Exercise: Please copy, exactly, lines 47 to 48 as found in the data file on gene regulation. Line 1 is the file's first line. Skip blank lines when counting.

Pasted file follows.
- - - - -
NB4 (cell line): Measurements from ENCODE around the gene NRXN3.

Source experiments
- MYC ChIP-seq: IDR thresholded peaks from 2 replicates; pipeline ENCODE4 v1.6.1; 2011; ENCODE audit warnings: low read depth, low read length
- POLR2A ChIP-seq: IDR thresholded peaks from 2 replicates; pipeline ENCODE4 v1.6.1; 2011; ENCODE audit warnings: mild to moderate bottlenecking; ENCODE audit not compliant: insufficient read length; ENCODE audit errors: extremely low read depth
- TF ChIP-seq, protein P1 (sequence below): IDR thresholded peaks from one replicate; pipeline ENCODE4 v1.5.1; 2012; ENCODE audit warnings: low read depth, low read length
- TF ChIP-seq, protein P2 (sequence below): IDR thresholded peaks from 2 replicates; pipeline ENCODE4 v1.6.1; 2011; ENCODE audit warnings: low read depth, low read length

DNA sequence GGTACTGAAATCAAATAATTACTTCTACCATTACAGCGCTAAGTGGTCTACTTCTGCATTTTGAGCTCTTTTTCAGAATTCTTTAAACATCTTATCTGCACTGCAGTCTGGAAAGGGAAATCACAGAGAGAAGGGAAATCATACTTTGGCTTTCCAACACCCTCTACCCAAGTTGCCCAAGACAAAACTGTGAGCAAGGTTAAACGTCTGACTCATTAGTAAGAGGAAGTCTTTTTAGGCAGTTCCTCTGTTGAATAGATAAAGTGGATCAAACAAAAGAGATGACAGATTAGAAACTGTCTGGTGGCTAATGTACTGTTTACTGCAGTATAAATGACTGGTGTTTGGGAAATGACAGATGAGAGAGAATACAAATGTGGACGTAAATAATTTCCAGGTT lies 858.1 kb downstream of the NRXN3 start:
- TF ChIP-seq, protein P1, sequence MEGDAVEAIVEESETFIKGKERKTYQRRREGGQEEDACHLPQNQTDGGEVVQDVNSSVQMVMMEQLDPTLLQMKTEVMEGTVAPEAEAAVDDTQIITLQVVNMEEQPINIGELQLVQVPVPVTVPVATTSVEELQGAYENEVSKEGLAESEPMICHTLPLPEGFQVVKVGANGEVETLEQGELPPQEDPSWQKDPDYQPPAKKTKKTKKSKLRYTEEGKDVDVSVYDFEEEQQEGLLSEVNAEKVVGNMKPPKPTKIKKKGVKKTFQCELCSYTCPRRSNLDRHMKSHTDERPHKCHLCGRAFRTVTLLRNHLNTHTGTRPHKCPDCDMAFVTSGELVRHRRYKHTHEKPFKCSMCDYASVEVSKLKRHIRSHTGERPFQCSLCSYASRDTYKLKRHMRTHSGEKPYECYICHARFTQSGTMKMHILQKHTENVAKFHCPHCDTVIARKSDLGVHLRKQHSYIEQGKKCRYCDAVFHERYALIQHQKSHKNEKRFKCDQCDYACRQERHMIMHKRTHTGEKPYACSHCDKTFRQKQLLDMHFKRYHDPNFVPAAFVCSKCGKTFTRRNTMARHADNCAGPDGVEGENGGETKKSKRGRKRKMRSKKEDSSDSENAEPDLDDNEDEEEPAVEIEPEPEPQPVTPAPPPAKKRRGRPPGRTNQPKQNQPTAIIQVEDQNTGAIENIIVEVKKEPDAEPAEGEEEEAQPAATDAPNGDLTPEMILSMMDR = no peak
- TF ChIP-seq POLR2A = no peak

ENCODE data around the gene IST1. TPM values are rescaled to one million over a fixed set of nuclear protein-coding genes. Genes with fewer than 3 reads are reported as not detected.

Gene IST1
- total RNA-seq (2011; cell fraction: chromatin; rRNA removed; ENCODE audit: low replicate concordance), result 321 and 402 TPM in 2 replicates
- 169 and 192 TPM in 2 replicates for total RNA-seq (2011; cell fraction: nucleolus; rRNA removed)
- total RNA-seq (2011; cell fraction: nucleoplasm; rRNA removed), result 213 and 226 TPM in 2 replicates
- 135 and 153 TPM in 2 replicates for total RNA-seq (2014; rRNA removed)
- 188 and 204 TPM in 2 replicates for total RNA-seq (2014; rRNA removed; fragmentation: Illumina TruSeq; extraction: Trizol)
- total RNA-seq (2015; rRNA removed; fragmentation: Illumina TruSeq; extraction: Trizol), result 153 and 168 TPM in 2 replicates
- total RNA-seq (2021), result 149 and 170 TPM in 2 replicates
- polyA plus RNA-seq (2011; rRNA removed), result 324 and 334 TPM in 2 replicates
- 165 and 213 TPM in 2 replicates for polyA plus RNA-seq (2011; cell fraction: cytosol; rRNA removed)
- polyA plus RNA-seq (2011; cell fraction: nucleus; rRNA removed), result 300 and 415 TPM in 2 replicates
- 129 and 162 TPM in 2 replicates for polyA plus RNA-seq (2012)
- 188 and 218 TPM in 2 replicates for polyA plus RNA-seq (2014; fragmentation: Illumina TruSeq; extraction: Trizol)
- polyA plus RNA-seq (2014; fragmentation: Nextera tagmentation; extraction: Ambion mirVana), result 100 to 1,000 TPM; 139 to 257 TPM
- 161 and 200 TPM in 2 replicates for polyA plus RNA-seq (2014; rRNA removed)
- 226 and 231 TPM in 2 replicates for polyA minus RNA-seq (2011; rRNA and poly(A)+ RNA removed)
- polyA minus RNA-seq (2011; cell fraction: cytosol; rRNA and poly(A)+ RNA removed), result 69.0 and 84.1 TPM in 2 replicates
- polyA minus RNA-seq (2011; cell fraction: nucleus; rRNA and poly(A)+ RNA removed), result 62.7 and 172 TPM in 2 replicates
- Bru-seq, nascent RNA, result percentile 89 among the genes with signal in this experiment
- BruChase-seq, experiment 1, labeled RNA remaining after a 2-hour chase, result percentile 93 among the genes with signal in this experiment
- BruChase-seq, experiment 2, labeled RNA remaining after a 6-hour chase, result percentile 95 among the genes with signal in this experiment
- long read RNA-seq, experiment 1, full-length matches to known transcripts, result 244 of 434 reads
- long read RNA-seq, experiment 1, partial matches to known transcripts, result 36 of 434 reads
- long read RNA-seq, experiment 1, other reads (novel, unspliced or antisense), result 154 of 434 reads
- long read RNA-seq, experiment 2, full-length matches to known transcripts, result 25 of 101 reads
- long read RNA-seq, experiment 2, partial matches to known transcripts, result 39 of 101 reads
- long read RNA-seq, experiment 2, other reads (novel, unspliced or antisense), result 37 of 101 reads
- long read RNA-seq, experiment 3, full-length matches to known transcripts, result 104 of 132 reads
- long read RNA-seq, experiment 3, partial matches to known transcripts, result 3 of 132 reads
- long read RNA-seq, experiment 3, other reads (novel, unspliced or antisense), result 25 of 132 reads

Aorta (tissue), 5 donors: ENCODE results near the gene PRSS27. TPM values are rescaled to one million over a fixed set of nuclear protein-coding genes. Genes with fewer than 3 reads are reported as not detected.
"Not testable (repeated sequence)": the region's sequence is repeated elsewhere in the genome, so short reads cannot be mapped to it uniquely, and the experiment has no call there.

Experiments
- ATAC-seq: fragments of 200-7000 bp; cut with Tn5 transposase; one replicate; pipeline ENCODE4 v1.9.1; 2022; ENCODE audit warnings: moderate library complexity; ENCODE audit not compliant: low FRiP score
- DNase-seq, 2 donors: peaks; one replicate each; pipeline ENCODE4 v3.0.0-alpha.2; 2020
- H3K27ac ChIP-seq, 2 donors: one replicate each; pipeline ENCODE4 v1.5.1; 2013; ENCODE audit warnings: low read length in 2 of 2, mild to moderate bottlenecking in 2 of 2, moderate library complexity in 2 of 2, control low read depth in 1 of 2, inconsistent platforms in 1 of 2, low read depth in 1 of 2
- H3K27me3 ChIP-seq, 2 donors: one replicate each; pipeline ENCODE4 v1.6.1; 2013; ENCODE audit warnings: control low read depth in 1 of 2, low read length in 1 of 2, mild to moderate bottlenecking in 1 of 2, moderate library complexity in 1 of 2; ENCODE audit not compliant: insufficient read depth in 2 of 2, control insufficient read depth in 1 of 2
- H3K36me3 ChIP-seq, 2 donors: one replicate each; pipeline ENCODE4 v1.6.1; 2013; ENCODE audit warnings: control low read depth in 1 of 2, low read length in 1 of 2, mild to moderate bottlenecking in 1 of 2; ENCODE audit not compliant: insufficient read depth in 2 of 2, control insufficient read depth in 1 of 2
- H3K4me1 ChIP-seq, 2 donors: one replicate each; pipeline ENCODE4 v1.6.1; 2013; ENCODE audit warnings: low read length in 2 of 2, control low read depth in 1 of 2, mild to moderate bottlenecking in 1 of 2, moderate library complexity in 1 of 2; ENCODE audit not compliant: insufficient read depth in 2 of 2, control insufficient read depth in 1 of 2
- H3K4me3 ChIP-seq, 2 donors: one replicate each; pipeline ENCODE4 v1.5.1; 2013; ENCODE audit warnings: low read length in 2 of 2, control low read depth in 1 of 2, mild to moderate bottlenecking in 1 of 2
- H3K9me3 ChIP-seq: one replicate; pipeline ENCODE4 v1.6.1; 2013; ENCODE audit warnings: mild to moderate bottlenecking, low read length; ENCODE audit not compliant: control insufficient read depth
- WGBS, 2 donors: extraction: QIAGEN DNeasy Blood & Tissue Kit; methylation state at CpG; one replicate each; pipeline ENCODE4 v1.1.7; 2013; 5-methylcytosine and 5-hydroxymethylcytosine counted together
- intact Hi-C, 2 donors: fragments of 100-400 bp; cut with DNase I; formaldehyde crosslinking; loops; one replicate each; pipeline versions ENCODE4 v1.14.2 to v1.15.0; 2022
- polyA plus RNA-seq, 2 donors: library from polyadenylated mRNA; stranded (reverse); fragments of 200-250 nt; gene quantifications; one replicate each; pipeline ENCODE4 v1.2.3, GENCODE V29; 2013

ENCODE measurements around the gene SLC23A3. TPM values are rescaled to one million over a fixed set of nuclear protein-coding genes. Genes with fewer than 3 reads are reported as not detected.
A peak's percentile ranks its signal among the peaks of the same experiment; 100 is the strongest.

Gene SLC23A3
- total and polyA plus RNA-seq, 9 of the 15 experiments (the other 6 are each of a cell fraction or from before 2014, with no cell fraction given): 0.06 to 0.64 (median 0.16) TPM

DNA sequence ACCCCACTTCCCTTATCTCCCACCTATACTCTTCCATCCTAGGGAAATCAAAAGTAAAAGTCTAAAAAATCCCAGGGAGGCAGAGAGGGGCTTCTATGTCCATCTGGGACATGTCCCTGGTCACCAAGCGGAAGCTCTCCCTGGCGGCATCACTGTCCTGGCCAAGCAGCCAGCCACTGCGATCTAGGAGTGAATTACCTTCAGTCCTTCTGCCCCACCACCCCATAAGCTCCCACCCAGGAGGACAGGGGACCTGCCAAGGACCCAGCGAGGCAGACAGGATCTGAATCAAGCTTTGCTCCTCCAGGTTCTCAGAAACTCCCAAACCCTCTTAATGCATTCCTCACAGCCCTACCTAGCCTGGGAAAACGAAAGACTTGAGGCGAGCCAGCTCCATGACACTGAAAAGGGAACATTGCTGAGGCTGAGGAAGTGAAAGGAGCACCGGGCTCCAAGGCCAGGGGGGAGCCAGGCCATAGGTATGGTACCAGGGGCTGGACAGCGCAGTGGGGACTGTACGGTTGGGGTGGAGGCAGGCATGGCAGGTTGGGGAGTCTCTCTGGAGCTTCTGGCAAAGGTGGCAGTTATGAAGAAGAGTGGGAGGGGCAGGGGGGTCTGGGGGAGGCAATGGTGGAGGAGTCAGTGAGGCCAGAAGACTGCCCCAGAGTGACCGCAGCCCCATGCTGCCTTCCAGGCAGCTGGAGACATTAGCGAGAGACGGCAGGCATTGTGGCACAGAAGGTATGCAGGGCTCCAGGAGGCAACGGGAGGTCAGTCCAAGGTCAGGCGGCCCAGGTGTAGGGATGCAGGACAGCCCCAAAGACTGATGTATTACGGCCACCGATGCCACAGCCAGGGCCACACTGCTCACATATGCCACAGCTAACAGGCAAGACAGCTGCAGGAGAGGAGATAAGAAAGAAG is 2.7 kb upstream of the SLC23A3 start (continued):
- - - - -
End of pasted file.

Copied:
- H3K27me3 ChIP-seq, 2 donors: one replicate each; pipeline ENCODE4 v1.6.1; 2013; ENCODE audit warnings: control low read depth in 1 of 2, low read length in 1 of 2, mild to moderate bottlenecking in 1 of 2, moderate library complexity in 1 of 2; ENCODE audit not compliant: insufficient read depth in 2 of 2, control insufficient read depth in 1 of 2
- H3K36me3 ChIP-seq, 2 donors: one replicate each; pipeline ENCODE4 v1.6.1; 2013; ENCODE audit warnings: control low read depth in 1 of 2, low read length in 1 of 2, mild to moderate bottlenecking in 1 of 2; ENCODE audit not compliant: insufficient read depth in 2 of 2, control insufficient read depth in 1 of 2